BURBANK, CALIFORNIA —
Under wraps for nearly 80 years, new film footage has been released showing aviation pioneer Amelia Earhart in the run-up to her ill-fated attempt to fly around the world in 1937.
The silent black-and-white footage shows Earhart smiling as she poses on and beside her Lockheed Electra as photographer Albert Bresnik takes pictures of her on an airport tarmac, thought to be in Burbank, California.
The footage, which is well preserved, is said to have been filmed by Bresnik's brother John and sat on a shelf for decades before his son inherited it and gave it to American publisher Douglas Westfall.
Westfall was only recently granted the rights to the reel and plans to release it as a short film, "Amelia Earhart's Last Photo Shoot," alongside a book.
Amelia Earhart in the cockpit.
"At the time, Amelia is the breakout feminist for all women. She's flying an airplane, making records, 16 by this time. She has 16 world records. And yet, she's still a girl inside. And we need to see that in her," Westfall said.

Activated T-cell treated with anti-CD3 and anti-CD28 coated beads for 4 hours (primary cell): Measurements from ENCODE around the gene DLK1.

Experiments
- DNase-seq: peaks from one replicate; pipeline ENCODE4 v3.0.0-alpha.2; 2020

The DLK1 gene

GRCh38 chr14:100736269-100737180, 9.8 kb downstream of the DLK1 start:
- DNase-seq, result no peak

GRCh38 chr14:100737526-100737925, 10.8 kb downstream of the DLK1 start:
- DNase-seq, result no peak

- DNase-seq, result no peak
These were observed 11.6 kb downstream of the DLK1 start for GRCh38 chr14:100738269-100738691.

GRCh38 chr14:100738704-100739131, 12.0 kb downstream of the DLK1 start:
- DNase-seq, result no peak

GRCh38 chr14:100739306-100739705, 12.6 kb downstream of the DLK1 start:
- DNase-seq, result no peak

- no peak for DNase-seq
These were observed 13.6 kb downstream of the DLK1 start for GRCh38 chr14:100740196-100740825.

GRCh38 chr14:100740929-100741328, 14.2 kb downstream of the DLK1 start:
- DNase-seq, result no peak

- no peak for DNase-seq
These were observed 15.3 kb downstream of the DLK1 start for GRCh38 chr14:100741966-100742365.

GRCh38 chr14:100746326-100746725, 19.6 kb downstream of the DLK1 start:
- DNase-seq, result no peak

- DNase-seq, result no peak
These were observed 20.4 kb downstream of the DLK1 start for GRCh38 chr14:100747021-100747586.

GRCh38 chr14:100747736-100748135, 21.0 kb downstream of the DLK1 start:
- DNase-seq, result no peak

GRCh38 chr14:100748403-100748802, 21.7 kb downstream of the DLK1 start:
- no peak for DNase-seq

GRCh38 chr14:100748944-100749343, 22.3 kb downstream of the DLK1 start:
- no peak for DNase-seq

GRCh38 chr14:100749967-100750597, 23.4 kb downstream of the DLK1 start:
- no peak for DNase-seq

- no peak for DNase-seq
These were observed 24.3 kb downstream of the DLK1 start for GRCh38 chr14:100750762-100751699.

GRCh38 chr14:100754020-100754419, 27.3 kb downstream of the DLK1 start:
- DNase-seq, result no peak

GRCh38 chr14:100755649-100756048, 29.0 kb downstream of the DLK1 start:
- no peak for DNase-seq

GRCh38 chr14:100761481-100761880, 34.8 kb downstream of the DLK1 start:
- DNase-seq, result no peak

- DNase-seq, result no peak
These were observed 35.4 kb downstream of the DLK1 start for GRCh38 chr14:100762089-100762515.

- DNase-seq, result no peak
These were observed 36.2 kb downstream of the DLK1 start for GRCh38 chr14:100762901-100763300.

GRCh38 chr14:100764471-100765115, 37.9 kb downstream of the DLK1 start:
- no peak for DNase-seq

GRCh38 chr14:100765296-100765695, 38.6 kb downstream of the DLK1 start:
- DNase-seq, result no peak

"[In] the photos that you see later on, as she travels around the world, she's getting tired ... You can tell, she's done. She's really over-stressed in this. Yet here, the day before she leaves, she's bright, cheery and happy to be doing this."
Earhart's husband, George Putnam, and her navigator Fred Noonan can also be seen in the footage.
After flying from California to Florida, Earhart and Noonan officially began their 29,000-mile circumnavigation attempt in Miami on June 1, 1937.
With 22,000 miles covered, on July 2 they left New Guinea to head east across the Pacific for Howland Island, but disappeared en route, and their plane was never found.
Westfall said he planned to donate the reel to an archive.